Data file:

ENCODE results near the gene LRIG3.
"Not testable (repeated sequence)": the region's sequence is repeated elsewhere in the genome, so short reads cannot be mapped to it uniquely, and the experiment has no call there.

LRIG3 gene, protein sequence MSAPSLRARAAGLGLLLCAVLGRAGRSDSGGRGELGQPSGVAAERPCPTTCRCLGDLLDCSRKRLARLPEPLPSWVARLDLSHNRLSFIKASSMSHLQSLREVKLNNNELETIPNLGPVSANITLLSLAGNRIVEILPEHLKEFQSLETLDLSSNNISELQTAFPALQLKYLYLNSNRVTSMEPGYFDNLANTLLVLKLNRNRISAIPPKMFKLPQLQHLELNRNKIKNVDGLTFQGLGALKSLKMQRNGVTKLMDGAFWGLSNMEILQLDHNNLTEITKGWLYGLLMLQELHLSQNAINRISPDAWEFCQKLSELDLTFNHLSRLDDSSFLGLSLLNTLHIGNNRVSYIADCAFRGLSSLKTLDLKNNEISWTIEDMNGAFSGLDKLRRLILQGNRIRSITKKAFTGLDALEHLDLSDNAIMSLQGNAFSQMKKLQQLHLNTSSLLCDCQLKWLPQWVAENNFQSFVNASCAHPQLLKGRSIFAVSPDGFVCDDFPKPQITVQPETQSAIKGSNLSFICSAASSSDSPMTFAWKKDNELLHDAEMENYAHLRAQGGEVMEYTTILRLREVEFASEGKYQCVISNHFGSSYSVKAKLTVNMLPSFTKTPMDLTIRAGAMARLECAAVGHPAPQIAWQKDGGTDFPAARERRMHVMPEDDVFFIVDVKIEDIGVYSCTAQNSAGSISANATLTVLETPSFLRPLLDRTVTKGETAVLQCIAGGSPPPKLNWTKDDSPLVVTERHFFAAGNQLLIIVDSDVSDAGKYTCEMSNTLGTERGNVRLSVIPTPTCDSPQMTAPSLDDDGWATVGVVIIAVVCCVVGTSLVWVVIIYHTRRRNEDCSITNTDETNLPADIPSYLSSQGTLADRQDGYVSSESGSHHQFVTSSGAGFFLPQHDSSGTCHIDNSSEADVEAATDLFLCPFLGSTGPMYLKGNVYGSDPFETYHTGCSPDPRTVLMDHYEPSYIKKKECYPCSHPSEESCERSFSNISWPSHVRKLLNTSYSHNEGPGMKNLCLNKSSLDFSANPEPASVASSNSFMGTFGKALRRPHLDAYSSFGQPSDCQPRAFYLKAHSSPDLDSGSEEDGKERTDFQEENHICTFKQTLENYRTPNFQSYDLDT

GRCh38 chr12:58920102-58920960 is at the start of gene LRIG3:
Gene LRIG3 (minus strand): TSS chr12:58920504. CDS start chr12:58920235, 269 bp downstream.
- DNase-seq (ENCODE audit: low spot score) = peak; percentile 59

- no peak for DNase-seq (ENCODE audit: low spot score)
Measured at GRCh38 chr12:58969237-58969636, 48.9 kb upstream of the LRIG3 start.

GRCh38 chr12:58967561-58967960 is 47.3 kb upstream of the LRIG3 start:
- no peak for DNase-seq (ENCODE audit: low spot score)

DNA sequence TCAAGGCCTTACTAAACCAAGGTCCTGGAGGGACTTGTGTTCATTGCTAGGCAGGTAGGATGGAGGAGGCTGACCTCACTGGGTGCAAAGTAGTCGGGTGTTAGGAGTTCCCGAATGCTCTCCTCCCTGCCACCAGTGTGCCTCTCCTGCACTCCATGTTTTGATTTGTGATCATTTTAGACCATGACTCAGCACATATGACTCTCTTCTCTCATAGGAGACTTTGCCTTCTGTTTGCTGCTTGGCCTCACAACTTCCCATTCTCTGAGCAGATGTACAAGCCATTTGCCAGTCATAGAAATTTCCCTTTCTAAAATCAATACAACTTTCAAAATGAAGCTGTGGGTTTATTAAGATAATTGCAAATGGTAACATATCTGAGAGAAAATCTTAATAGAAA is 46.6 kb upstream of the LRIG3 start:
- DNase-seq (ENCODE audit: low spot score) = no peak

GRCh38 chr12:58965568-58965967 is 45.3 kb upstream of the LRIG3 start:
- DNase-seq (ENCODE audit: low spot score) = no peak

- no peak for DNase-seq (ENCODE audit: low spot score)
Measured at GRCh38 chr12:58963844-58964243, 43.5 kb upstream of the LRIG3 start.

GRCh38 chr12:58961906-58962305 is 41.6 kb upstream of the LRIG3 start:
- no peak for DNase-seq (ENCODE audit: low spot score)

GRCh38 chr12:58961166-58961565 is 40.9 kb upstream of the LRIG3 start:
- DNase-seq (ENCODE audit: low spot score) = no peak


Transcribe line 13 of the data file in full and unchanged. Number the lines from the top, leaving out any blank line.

GRCh38 chr12:58965568-58965967 is 45.3 kb upstream of the LRIG3 start: